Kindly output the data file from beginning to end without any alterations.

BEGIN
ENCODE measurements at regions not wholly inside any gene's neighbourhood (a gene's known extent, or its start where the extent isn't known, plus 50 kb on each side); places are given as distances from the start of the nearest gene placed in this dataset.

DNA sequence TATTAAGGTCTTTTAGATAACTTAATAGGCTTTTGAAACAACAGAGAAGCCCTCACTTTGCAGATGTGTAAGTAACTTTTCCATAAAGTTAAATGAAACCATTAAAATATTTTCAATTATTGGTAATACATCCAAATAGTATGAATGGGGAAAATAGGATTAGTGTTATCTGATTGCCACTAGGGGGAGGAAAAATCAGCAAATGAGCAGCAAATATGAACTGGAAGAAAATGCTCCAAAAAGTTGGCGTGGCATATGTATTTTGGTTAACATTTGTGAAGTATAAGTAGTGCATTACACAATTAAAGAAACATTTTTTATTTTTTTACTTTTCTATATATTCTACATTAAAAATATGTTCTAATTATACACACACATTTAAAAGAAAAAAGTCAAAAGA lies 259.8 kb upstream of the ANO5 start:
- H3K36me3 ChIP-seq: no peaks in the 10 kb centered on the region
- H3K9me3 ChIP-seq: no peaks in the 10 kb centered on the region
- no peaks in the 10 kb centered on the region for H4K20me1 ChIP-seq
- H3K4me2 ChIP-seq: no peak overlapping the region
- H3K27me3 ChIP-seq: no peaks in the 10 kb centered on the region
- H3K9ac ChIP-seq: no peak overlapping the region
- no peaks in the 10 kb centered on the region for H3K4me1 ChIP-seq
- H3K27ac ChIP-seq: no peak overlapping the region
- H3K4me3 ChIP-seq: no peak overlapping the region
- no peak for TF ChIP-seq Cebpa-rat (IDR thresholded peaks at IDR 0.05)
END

ENCODE measurements at regions not wholly inside any gene's neighbourhood (a gene's known extent, or its start where the extent isn't known, plus 50 kb on each side); places are given as distances from the start of the nearest gene placed in this dataset.

DNA sequence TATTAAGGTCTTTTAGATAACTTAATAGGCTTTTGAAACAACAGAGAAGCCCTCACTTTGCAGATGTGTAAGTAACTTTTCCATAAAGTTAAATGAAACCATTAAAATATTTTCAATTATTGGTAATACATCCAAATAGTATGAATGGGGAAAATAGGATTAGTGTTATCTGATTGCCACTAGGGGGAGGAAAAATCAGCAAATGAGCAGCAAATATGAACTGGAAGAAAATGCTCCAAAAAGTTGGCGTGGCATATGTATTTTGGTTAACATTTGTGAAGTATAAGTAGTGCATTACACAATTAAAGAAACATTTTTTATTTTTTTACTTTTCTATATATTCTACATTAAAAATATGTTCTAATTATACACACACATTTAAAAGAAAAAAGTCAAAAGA lies 259.8 kb upstream of the ANO5 start:
- H3K36me3 ChIP-seq: no peaks in the 10 kb centered on the region
- H3K9me3 ChIP-seq: no peaks in the 10 kb centered on the region
- no peaks in the 10 kb centered on the region for H4K20me1 ChIP-seq
- H3K4me2 ChIP-seq: no peak overlapping the region
- H3K27me3 ChIP-seq: no peaks in the 10 kb centered on the region
- H3K9ac ChIP-seq: no peak overlapping the region
- no peaks in the 10 kb centered on the region for H3K4me1 ChIP-seq
- H3K27ac ChIP-seq: no peak overlapping the region
- H3K4me3 ChIP-seq: no peak overlapping the region
- no peak for TF ChIP-seq Cebpa-rat (IDR thresholded peaks at IDR 0.05)